Humans of Liberty North: Khushreet Kaur


Ashlyn Edwards, Reporter


Immigrant families deal with many hardships and struggle to stay on track with the coronavirus making it 10 times worse and giving these families the inability to see each other. Students in Liberty North can go through so much without anyone knowing. Freshman Khushreet Kaur shows us what it’s like to live through a pandemic with family halfway across the world. 

Punjab, India can get very hot with temperatures rising to the 100s, but it is also known as the coldest region in India ranging in the 80s, compared to Missouri with average temperatures ranging almost every week. 

“My parents are from Punjab, India. It’s not very nice there but it’s also not very bad, at the same time. I love to see my family but it can get way too hot,” freshman Khushreet Kaur said. 

In every religion, there are several different holidays and traditions that can be very important to those who are a part of the religion. But, we must respect others’ beliefs compared to our own. 

“In our religion, we celebrate Vaisakhi, you guys have Christmas, we have Vaisakhi. That day we celebrate the birth of our religion. We also have Diwali, the festival for fall or the festival of light,” Kaur said.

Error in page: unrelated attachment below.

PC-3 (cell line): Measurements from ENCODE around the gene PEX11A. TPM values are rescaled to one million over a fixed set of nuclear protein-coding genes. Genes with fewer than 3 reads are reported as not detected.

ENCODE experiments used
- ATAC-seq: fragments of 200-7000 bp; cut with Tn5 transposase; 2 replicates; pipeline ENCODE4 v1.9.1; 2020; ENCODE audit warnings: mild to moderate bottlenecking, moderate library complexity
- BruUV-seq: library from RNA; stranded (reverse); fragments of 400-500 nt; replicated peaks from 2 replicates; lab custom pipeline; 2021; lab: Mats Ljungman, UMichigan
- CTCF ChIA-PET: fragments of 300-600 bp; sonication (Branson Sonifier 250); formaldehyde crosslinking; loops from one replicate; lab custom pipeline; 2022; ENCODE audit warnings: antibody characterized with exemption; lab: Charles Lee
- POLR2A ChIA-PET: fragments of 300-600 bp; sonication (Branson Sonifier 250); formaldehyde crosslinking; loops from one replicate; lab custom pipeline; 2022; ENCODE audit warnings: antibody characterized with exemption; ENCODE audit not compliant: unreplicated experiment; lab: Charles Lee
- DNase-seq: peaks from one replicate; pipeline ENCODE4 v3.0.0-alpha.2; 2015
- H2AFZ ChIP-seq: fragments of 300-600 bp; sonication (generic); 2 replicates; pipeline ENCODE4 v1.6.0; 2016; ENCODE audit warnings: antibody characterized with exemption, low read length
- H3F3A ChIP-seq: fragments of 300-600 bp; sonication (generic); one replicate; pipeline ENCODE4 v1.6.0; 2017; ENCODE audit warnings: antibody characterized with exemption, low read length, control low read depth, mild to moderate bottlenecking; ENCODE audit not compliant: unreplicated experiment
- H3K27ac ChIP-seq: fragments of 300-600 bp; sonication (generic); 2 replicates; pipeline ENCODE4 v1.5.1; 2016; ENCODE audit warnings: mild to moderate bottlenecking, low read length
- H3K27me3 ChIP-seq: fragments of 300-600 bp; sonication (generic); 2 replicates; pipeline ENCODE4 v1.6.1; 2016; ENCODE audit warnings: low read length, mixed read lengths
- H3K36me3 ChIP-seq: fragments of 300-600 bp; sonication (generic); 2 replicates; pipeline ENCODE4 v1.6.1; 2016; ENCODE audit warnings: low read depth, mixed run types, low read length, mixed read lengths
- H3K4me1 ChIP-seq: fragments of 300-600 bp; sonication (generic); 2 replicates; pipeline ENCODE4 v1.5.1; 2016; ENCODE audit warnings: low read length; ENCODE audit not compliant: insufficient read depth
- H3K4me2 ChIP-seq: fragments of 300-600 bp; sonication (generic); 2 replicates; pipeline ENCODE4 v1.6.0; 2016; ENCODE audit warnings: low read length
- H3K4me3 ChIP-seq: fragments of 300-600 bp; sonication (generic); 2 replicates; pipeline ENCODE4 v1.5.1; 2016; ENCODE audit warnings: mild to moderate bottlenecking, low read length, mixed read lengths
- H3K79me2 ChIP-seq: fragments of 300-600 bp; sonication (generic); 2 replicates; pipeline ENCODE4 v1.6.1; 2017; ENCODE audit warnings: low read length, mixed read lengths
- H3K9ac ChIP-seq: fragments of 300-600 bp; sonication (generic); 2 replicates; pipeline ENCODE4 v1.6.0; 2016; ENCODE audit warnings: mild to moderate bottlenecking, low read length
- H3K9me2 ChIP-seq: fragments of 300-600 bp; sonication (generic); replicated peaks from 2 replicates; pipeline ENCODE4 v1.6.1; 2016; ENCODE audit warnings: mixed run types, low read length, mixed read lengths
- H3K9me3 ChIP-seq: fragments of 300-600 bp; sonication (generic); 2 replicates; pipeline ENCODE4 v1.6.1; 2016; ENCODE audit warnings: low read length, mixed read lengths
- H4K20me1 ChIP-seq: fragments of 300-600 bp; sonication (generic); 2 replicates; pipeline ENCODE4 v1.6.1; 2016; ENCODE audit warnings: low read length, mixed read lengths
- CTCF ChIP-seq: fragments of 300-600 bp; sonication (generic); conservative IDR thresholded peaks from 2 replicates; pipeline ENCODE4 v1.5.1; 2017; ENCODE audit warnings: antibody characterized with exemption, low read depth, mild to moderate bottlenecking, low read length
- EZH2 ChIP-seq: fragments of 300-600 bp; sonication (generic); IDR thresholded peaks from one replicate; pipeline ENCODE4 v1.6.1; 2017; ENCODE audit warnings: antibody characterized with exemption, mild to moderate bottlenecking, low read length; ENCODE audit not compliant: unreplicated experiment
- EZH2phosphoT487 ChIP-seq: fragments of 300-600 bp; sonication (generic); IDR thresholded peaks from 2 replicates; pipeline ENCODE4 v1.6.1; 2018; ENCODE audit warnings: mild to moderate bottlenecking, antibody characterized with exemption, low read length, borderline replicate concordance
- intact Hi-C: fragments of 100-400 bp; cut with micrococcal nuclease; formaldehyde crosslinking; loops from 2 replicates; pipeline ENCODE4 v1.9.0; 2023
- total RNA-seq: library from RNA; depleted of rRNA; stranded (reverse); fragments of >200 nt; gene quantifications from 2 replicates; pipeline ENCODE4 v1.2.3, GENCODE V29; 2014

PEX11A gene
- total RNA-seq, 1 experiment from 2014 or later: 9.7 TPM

Covid restrictions have prevented many immigrant families from seeing each other. Because of travel restrictions, most families haven’t reunited in at least a year. 

 “My mom had to say goodbye to her family. She did go back to get married to my dad. But we don’t get to see our family in India every year because of how hard it is to get there. We go every other year. But because of covid, it’s been three years since I’ve seen them,” Kaur said. 

It can be an ongoing cycle of moving back and forth. Kaur’s family had to go through all these hardships and struggles of moving back and forth and also unable to see family after being with them for years.

“Both my parents were born in India, and then my mom came to America. She lived here for a year, and then came back to India and got married to my dad, only then to move back to America. 4 years later, she had me and my brother here. Then we moved back to India for 2-3 years of my life. I had to learn an entirely new language which was hard, honestly,” Kaur said. 

Kaur uses her social media platform on Instagram to promote and speak up about the world’s problems. Including BLM, LGBTQ+ rights, politics, women equality, etc. She knows the struggles of being from a place other than America, so she feels the need to speak up about these topics. 

“I feel like if I don’t promote BLM, LGBTQ+, politics, etc. then people will be rude to me. If I don’t say something about it, then what would happen? That’s what I’m afraid of. If you show people that you won’t tolerate it, then they won’t be like that towards you,” Kaur said.